Mack and Jack

Like Italy, Australia also possesses an impressive young distance duo that appears to be hitting their stride at the right time. 21-year-old Mack Horton and 20-year-old Jack McLoughlin each crushed their personal bests at Australian Trials, with Horton dropping five seconds to clock a then-world-best 14:39.54, and McLoughlin cutting 25 seconds to earn the second spot in 14:48.60.  Horton has been considered the future of Australian distance freestyle since he swept the 200, 400, 800, and 1500 at the 2013 World Junior Championships, and while his showing in Kazan was sub-par, he’s clearly rebounded with a front-half of 2016.

The Rest

  • South Korea’s Park Tae-Hwan will be competing in Rio, following his official reinstatement last month.  Park typically leverages his world-reknowned easy speed to compete in the 1500 (he was fourth in London), but lacks the back-half to contend for medals like he does in the 200 and 400
  • Egypt’s Akram Mahmoud.  His second place finish in the 1650 at NCAA’s was heart-wrenching, but the final time (14:31.66) shows how much he progressed with 12 more months under Mark Bernardino’s tutelage.  Mahmoud was fourth place last summer in 14:53.66, and given the leap he made short course, he’s an outside threat to medal
  • Mykhailo Romanchuk of Ukraine.  The 19-year-old is an up-and-coming distance star.  His 14:50.33 from Euros in May is the ninth-fastest time of this Olympiad
  • Pal Joensen of the Faroe Islands has long been a fan favorite due to his unique background, and while he hasn’t won a major international medal since 2014, he’s still worthy of consideration
  • Stephen Milne of Great Britain is just the 14th-fastest this Olympiad, but his swims are timely; he finished fifth last summer in Kazan
Place Swimmer Country Best Time (Since 2012 Olympics) Predicted Time in Rio
1 Gregorio Paltrinieri Italy 14:34.04 14:32.50
2 Sun Yang China 14:41.15 14:35.10
4 Mack Horton Australia 14:39.54 14:39.25
3 Connor Jaeger USA 14:41.20 14:39.80
5 Ryan Cochrane Canada 14:42.48 14:43.50
6 Gabriele Detti Italy 14:46.48 14:47.00
7 Akaram Mahmoud Egypt 14:53.66 14:49.15
8 Mykhailo Romanchuk Ukraine 14:50.33 14:51.00

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83 Comments on "Rio 2016 Olympics Previews: Paltrinieri-Sun Showdown Leads Men’s 1500"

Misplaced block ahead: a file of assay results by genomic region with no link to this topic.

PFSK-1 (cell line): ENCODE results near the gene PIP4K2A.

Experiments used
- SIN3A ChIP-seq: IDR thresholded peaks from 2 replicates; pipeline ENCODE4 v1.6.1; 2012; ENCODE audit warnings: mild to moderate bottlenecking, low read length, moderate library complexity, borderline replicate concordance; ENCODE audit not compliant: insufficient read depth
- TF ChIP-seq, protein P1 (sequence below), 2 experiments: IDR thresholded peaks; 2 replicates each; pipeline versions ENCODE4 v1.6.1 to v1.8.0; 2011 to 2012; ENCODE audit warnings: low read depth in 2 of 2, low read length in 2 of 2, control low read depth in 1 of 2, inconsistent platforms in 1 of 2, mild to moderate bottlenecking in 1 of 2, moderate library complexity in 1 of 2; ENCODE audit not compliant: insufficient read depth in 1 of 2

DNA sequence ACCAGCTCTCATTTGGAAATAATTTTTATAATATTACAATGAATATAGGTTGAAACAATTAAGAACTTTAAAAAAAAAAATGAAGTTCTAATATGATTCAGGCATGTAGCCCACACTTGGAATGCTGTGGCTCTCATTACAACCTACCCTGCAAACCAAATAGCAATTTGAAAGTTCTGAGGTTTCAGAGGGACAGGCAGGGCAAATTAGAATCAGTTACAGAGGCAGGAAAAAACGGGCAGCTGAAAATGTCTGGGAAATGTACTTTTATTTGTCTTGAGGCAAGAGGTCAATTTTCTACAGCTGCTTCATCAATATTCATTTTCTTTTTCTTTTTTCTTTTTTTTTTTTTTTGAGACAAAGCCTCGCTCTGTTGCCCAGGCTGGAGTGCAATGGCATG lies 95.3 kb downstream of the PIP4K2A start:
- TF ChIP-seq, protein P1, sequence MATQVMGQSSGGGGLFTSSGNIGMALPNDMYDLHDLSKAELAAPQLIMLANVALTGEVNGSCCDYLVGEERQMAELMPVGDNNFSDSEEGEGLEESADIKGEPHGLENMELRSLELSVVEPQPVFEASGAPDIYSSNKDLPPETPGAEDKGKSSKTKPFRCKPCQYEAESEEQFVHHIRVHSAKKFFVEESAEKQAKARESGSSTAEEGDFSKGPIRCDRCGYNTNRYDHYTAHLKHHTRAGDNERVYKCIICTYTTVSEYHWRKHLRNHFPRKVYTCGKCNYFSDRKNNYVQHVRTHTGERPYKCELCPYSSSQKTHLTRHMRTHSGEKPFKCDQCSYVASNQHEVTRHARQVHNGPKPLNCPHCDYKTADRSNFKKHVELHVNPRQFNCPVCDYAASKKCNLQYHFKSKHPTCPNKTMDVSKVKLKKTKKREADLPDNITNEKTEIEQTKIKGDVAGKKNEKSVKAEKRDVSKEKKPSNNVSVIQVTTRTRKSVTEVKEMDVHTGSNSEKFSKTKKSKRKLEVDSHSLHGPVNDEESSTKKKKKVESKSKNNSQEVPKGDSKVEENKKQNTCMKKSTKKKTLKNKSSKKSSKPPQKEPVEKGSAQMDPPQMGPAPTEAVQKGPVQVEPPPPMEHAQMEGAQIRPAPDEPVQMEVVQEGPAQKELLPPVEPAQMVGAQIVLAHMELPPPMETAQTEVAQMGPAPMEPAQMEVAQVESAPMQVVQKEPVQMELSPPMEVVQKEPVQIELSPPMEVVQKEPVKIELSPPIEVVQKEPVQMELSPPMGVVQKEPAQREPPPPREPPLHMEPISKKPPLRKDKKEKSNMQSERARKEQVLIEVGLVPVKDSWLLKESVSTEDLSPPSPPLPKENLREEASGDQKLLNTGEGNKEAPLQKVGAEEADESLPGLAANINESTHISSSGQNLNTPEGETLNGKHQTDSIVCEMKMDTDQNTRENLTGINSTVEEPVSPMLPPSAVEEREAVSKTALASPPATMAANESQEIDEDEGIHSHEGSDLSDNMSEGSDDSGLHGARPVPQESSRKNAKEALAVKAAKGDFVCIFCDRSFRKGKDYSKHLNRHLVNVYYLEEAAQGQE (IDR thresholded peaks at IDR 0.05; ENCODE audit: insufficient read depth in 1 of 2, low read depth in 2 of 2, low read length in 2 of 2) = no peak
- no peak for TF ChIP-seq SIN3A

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thomaslurzfan

It would be great to see Wellbrock in the final, 14:55 might be enough.
Medals should be between Paltrinieri, Yang and Horton + maybe Detti. I pick Yang for gold, Paltrinieri for silver and Horton for bronze. The 2 americans should also be safe to make the final. The other 2 spots in the final should be between McLoughlin, Akram, Romanchuk, Christiansen, Gyurta, Cochrane. Shuttlesworth, Wellbrock and Joly. In the end Cochrane and one out of Romanchuk/Christiansen/Akram should make the final. I wouldnt be surprised to see Cochrane out of the final and i am pretty sure that Wilimovsky will make the final.

I would add Jeager on the contender..

But gold is almost a lock

If sun is subpar Paltriniery will take it easily, if Sun is on his game, we might have a race, I would still bet on the Italian and he might go for a WR with competition.

My picks
Paltrineri
Sun Yang (if he makes it out on the deck)
Jaeger

Christopher Schroder

If Sun shows up, the gold is his. The way he closes the last 50, its hard to pick anyone else.

That finish hasn’t quite been the same since trimetazidine was off the menu. Funnily enough, Chinese athletes with those hard to fathom finishes (Zhang Lin, Ye Shiwen, Sun Yang) have dried up too.

It has not dried up. If anything it is better. Have you seen his improvement in the 200m?

I’m talking about those ridiculous final 50s. Chinese swimmers often had ridiculously fast final 50s over distance events 2009-2012.

Zhang Lin 800fr at 2009 Worlds
Zhao Jing 200bk at 2010 Asian Games
Ye Shiwen & Sun Yang in 2012

They are off the top of my head. Trimetazidine delays the onset of many side-effects of hard energy output, meaning the athletes still felt relatively ‘okay’ when they turn for home in endurance events.Trimetazidine is a big deal in China. It was banned in 2014. Have we seen any Chinese swimmers with such finishing speed since that time? Coincidence? Hmm.

You area funny guy.
Neither Ye nor Zhang have ever tested positive for substances.
I guess it is concidence, unless you want to convince yourself that it isn’t